Museums and the Web 2005
Demonstrations: Description
Photo Credits

See museum applications demonstrated by the people who created them.

Lakota Winter Counts

Robert Leopold, National Anthropological Archives, USA

Demonstration: Demonstrations - Session 2

The Lakota marked the passage of time by drawing pictures of memorable events on calendars known as winter counts. The Lakota call them waniyetu wowapi. Waniyetu is the word for year, which is measured from first snowfall to first snowfall. It is often translated as "a winter." Wowapi means anything that is marked on a flat surface and can be read or counted, such as a book, a letter, or a drawing.

This online exhibit features a searchable database of winter count images from the Smithsonian's National Anthropological Archives and National Museum of the American Indian. It was created in response to requests from Lakota educators and community members to make primary source materials in Smithsonian collections available online for Lakota researching their cultural heritage. The image database allows online researchers to visually compare how Lakota winter count keepers depicted key events from 1701 to 1905. One of those events, The Year the Stars Fell, was widely known to non-Lakota people as the Leonid meteor storm of November 1833. Smithsonian scholar Garrick Mallery used this event to correlate the Lakota winter counts with the Western calendar.

The commentary that accompanies the individual winter count years in the database was provided by Lakota winter count keepers whose words are faithfully presented as primary sources. Researchers can perform keyword searches for their commentary or search by pre-selected topics such as ceremonies, health, plants and animals. In both cases, the results of searches are displayed as chronologically arranged images to indicate the prevalence of certain themes or events (such as illness or warfare) over time.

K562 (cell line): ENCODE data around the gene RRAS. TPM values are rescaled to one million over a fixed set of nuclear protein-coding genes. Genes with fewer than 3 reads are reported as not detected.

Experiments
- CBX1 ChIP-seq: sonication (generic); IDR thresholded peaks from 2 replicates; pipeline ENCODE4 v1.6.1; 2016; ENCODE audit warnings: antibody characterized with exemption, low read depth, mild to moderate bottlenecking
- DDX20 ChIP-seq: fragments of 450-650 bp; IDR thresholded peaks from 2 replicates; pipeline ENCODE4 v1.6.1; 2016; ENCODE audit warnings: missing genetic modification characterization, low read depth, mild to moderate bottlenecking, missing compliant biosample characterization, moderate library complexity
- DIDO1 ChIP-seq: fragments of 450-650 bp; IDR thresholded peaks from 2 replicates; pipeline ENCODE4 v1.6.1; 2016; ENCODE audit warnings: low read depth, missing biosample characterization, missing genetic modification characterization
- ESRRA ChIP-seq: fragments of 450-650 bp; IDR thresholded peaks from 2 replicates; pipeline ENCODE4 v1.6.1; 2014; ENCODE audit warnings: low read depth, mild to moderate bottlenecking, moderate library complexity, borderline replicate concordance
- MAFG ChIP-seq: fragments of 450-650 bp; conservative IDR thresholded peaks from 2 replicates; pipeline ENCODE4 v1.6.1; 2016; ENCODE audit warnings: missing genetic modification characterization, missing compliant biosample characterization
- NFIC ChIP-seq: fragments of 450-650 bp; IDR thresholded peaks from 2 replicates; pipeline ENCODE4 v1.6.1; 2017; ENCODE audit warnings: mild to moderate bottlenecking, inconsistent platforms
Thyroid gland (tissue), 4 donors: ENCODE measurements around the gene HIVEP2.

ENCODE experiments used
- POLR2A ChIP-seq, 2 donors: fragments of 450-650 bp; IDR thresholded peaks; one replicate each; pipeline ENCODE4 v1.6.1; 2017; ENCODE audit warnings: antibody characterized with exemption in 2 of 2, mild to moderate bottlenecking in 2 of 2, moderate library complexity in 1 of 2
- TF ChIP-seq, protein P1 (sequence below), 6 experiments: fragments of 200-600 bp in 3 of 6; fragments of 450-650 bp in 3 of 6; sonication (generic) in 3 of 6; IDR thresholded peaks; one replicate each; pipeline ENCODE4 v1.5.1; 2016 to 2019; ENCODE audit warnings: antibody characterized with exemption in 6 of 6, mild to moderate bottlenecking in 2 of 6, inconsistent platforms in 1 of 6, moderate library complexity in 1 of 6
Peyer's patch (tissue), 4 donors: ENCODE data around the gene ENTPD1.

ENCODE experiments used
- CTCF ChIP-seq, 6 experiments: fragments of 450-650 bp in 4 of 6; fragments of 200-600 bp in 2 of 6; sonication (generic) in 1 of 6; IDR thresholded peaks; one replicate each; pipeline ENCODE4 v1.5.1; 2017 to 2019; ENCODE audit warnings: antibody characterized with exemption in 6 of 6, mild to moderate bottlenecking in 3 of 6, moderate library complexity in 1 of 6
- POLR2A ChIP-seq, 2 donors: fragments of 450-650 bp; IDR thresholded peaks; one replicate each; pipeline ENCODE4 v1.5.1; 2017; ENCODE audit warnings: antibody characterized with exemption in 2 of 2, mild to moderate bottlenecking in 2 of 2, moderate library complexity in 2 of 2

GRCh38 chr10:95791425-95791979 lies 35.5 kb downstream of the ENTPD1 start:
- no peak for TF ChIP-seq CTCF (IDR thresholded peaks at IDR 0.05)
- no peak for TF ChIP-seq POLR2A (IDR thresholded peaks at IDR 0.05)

Video interviews with Lakota men and women with personal connections to the winter-count-keeping tradition provide another rich body of primary source material, offering contemporary perspectives on winter counts and Lakota history. They illustrate the range of knowledge still held about winter counts and the diversity of perspectives about their meaning. The interviews are accompanied by photographs chosen or provided by the speakers themselves. In addition to these historic and contemporary primary materials, the online exhibit provides general information on Lakota culture and history through motion graphics, an audio glossary, and a teachers guide.

The online exhibit was sponsored by the Smithsonian Women's Committee, the Dakota Indian Foundation, and the South Dakota Humanities Council, and developed by Invioni Web Strategy & Design.